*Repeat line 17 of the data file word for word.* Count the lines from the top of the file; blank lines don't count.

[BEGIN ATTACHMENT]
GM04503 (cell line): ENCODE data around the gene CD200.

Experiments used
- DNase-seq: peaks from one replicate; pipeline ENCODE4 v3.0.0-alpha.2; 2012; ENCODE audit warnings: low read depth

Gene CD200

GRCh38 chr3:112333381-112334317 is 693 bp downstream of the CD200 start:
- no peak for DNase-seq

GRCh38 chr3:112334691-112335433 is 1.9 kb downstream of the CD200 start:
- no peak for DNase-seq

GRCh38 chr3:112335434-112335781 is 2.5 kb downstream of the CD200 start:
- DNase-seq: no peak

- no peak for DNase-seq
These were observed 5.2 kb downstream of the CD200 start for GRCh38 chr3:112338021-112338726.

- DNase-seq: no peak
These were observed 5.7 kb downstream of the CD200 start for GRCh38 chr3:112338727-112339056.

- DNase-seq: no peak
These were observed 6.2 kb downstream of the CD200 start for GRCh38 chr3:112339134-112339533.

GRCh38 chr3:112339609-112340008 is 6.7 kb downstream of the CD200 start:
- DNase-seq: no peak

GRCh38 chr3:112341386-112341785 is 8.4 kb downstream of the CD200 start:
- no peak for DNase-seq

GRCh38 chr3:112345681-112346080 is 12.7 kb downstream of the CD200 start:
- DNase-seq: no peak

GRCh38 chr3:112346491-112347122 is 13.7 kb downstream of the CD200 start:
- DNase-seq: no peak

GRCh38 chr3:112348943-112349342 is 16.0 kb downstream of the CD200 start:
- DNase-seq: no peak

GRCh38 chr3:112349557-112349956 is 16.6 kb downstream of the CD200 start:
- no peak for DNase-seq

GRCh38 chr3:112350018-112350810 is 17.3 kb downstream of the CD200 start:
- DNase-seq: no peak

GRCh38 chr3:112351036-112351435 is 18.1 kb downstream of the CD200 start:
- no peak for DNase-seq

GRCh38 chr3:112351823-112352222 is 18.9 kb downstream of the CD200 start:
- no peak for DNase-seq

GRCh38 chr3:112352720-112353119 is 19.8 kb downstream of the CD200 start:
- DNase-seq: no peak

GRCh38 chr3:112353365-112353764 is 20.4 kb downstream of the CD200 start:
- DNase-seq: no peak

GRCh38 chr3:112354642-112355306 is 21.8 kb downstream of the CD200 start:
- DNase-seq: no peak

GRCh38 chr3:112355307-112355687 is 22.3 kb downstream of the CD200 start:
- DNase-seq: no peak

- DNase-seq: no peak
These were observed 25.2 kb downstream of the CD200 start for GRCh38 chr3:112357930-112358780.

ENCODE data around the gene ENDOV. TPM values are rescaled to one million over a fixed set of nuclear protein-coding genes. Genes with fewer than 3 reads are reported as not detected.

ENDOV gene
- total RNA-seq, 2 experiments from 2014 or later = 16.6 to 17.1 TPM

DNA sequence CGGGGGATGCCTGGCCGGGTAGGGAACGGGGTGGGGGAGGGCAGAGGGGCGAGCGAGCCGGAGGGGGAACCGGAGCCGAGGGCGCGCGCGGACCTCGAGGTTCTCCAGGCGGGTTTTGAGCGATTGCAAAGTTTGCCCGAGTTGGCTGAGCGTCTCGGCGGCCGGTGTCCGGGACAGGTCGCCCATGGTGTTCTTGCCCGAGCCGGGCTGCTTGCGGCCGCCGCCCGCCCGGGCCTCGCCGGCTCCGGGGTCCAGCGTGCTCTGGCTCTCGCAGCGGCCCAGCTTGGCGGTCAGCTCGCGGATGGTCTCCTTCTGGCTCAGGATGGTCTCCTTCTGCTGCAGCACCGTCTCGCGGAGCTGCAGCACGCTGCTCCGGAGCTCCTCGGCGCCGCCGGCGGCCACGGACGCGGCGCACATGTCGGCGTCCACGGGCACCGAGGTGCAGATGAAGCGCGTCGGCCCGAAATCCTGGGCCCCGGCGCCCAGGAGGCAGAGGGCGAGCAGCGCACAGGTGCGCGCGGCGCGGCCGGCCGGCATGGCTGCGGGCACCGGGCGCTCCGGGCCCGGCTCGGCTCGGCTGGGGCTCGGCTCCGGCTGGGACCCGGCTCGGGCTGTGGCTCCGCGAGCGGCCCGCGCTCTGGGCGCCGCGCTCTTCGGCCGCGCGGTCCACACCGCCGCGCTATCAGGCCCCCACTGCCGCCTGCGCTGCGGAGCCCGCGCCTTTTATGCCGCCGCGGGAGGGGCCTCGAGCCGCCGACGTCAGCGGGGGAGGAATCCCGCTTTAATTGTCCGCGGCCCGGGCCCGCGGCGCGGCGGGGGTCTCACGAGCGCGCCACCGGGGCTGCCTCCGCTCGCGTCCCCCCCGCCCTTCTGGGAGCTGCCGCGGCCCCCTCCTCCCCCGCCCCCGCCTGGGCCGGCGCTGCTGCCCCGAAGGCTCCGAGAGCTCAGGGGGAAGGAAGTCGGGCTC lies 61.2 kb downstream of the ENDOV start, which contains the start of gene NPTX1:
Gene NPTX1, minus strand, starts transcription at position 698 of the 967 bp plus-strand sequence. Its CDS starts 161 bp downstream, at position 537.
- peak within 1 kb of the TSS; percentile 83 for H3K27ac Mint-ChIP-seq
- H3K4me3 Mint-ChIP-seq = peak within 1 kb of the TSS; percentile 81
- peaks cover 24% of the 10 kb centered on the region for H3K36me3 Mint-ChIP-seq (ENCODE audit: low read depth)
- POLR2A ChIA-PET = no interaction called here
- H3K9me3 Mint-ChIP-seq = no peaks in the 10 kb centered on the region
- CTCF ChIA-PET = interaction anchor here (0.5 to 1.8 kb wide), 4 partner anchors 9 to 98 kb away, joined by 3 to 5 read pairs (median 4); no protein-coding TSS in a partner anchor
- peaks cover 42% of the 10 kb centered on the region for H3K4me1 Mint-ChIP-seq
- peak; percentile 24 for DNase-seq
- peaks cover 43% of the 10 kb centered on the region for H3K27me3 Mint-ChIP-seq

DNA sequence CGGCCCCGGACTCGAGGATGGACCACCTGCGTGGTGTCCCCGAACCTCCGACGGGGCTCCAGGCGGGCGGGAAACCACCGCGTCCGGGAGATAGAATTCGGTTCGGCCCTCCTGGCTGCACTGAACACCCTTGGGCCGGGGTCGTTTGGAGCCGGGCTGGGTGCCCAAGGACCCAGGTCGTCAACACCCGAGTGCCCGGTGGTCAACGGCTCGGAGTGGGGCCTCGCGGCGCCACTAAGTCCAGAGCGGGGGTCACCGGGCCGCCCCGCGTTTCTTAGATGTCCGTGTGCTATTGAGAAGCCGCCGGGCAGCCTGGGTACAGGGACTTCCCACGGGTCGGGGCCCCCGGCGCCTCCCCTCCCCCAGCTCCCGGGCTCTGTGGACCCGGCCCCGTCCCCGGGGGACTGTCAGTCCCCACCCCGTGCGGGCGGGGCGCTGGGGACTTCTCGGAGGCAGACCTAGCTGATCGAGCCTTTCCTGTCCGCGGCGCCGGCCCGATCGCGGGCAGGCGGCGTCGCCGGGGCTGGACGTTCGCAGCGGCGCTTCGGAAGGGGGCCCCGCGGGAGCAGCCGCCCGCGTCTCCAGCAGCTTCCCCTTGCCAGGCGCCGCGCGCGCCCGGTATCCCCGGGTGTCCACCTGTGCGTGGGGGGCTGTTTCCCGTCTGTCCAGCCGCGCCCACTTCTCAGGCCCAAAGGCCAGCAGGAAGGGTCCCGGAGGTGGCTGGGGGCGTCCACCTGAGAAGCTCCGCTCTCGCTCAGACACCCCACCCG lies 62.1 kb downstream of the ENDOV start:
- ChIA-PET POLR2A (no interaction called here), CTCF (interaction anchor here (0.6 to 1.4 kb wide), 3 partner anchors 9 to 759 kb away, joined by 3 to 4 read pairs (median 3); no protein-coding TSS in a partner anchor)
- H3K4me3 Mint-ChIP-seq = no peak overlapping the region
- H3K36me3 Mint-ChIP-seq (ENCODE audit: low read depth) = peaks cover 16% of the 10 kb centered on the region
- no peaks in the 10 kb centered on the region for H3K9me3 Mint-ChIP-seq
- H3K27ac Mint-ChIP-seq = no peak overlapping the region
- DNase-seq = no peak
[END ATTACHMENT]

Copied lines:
GRCh38 chr3:112339609-112340008 is 6.7 kb downstream of the CD200 start: